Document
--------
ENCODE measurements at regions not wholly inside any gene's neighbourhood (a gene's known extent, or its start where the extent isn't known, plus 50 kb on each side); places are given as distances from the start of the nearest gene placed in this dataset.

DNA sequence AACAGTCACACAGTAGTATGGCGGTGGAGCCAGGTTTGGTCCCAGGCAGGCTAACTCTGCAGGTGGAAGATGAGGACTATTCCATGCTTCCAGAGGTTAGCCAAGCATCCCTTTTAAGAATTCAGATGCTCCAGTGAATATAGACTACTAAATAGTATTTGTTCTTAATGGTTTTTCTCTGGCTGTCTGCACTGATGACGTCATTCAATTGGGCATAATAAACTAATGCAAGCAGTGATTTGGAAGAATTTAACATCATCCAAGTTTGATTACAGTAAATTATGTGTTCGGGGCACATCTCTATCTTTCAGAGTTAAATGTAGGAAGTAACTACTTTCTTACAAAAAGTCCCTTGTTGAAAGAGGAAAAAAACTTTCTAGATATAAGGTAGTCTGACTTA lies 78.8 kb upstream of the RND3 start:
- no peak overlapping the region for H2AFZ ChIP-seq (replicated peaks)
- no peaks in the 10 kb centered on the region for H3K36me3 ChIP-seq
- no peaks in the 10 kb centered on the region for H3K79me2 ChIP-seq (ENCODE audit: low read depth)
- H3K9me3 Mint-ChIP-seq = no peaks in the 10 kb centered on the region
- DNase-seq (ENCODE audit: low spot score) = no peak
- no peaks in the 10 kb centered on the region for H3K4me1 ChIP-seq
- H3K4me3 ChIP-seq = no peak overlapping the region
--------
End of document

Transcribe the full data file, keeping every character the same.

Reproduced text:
ENCODE measurements at regions not wholly inside any gene's neighbourhood (a gene's known extent, or its start where the extent isn't known, plus 50 kb on each side); places are given as distances from the start of the nearest gene placed in this dataset.

DNA sequence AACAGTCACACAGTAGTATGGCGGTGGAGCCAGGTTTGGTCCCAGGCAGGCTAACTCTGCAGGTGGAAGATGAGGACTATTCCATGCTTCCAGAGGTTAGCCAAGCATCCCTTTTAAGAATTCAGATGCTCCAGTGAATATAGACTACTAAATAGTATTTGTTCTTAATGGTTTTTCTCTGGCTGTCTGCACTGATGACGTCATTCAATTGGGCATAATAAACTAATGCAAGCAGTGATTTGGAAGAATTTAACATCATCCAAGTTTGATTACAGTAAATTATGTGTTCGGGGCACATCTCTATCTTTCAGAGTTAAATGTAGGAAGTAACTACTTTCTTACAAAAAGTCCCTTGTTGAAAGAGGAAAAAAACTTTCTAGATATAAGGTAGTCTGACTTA lies 78.8 kb upstream of the RND3 start:
- no peak overlapping the region for H2AFZ ChIP-seq (replicated peaks)
- no peaks in the 10 kb centered on the region for H3K36me3 ChIP-seq
- no peaks in the 10 kb centered on the region for H3K79me2 ChIP-seq (ENCODE audit: low read depth)
- H3K9me3 Mint-ChIP-seq = no peaks in the 10 kb centered on the region
- DNase-seq (ENCODE audit: low spot score) = no peak
- no peaks in the 10 kb centered on the region for H3K4me1 ChIP-seq
- H3K4me3 ChIP-seq = no peak overlapping the region